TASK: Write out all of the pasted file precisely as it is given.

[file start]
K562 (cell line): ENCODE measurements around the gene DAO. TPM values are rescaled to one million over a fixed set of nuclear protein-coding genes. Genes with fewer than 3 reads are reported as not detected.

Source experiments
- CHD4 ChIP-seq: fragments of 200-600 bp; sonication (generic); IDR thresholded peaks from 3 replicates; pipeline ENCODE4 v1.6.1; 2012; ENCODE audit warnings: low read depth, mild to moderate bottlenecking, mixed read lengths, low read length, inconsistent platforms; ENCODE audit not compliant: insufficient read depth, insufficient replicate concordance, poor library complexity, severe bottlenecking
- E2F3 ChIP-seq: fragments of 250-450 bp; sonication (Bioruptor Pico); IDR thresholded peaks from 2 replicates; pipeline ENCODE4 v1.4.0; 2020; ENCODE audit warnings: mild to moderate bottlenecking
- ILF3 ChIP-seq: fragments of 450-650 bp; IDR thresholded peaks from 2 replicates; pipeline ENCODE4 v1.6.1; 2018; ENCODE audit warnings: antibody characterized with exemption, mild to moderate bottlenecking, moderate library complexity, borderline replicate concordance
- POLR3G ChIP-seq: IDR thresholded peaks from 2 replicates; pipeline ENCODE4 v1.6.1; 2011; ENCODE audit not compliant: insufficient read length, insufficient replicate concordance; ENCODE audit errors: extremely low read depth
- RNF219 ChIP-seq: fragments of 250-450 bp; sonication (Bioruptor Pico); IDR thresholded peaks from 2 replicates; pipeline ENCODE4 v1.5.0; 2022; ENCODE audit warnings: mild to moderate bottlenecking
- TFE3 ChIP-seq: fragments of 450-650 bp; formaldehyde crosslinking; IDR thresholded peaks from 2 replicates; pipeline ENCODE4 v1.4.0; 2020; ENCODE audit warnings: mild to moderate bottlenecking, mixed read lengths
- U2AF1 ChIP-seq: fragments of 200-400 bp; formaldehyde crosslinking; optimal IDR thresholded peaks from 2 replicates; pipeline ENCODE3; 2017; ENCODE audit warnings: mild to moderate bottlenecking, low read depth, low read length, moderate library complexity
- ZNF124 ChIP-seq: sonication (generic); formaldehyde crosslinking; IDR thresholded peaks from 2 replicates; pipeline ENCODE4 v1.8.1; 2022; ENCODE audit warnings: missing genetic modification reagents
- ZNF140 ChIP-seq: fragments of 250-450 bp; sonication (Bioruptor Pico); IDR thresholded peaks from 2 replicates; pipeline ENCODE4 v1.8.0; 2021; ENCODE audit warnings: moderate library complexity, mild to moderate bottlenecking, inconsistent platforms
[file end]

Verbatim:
K562 (cell line): ENCODE measurements around the gene DAO. TPM values are rescaled to one million over a fixed set of nuclear protein-coding genes. Genes with fewer than 3 reads are reported as not detected.

Source experiments
- CHD4 ChIP-seq: fragments of 200-600 bp; sonication (generic); IDR thresholded peaks from 3 replicates; pipeline ENCODE4 v1.6.1; 2012; ENCODE audit warnings: low read depth, mild to moderate bottlenecking, mixed read lengths, low read length, inconsistent platforms; ENCODE audit not compliant: insufficient read depth, insufficient replicate concordance, poor library complexity, severe bottlenecking
- E2F3 ChIP-seq: fragments of 250-450 bp; sonication (Bioruptor Pico); IDR thresholded peaks from 2 replicates; pipeline ENCODE4 v1.4.0; 2020; ENCODE audit warnings: mild to moderate bottlenecking
- ILF3 ChIP-seq: fragments of 450-650 bp; IDR thresholded peaks from 2 replicates; pipeline ENCODE4 v1.6.1; 2018; ENCODE audit warnings: antibody characterized with exemption, mild to moderate bottlenecking, moderate library complexity, borderline replicate concordance
- POLR3G ChIP-seq: IDR thresholded peaks from 2 replicates; pipeline ENCODE4 v1.6.1; 2011; ENCODE audit not compliant: insufficient read length, insufficient replicate concordance; ENCODE audit errors: extremely low read depth
- RNF219 ChIP-seq: fragments of 250-450 bp; sonication (Bioruptor Pico); IDR thresholded peaks from 2 replicates; pipeline ENCODE4 v1.5.0; 2022; ENCODE audit warnings: mild to moderate bottlenecking
- TFE3 ChIP-seq: fragments of 450-650 bp; formaldehyde crosslinking; IDR thresholded peaks from 2 replicates; pipeline ENCODE4 v1.4.0; 2020; ENCODE audit warnings: mild to moderate bottlenecking, mixed read lengths
- U2AF1 ChIP-seq: fragments of 200-400 bp; formaldehyde crosslinking; optimal IDR thresholded peaks from 2 replicates; pipeline ENCODE3; 2017; ENCODE audit warnings: mild to moderate bottlenecking, low read depth, low read length, moderate library complexity
- ZNF124 ChIP-seq: sonication (generic); formaldehyde crosslinking; IDR thresholded peaks from 2 replicates; pipeline ENCODE4 v1.8.1; 2022; ENCODE audit warnings: missing genetic modification reagents
- ZNF140 ChIP-seq: fragments of 250-450 bp; sonication (Bioruptor Pico); IDR thresholded peaks from 2 replicates; pipeline ENCODE4 v1.8.0; 2021; ENCODE audit warnings: moderate library complexity, mild to moderate bottlenecking, inconsistent platforms